Yesterday, a story that women who eat a diet high in sugary foods, refined grains, soft drinks and other high glycemic foods are particularly prone to developing heart disease. That research found this was less true for men. For the women though, their heart disease risk doubled if they did this. This study was published yesterday, 4-12-2010, in the Archives of Internal Medicine.

These kinds of foods also tend to push people into type 2 diabetes. And, if women are more susceptible to this effect, this may explain in part why women are more likely to develop Alzheimer’s disease.

Other research has found that high blood sugar combined with poor circulation may be one of the most effective causes of Alzheimer’s disease.

My suspicion is that if they compared their group that ate a lot of this stuff to one that ate virtually none instead of one that just ate less and which ate the kind of diet found to be protective in the Alzheimer’s study, that they would have found more of an effect in men also.

There’s good news and bad news.

The good news is that health knowledgable and proactive people are beginning to know how to eat right in this way and are doing so. And, most of them are also regular exercisers.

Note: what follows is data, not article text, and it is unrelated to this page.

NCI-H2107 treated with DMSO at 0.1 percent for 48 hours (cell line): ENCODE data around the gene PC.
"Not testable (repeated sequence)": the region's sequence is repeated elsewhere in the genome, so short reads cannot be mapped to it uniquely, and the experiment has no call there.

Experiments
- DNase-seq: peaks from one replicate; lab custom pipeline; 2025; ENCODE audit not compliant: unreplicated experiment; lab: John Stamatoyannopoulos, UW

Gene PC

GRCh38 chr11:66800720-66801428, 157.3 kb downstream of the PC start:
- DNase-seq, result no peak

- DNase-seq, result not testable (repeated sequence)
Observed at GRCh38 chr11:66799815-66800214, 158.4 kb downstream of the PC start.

The bad news is that the average person in the United States all too often has been eating junk food, high glycemic foods, fatty and grain fed meat, and drinking soft drinks instead. Most of these people are NOT exercising either. Some of them smoke or allow themselves to be exposed to second hand smoke a lot.

They are paying for it with the harm they have done to their bodies.

Last Saturday, 4-10, 2010 HealthDay news had this story.:

“Severe Arterial Disease Found in Younger Adults.”

“Researchers analyzed data on 994 men and women, age 55 and younger, treated in the Wake Forest University School of Medicine Vascular Center between 1998 and 2009. They found that most of them had premature atherosclerosis (hardening of the arteries). Severe premature arterial disease of the legs (64 percent) was the most common finding.”

To be sure these are the people who did many things wrong and who showed up at this center for treatment of some kind.

But it is significant that this was found in people from 35 to 55 years old. At one time, this did not happen to the average person until they were over 65 or 70 at the very least.

With many 3 year olds now drinking soft drinks and having several high glycemic treats a day and not getting anywhere the exercise children used to get as they grew up, many of them will have this begin to happen to them when they are less than 35 I suspect.

The potential is there for people to begin to learn how to eat right, to exercise, and to not smoke or be around tobacco smoke and for most people to do these things.

But until that happens, more than half the high medical costs we now pay go to treat diseases that could likely have been prevented. And as these children grow up, that may get worse instead of better unless something is done.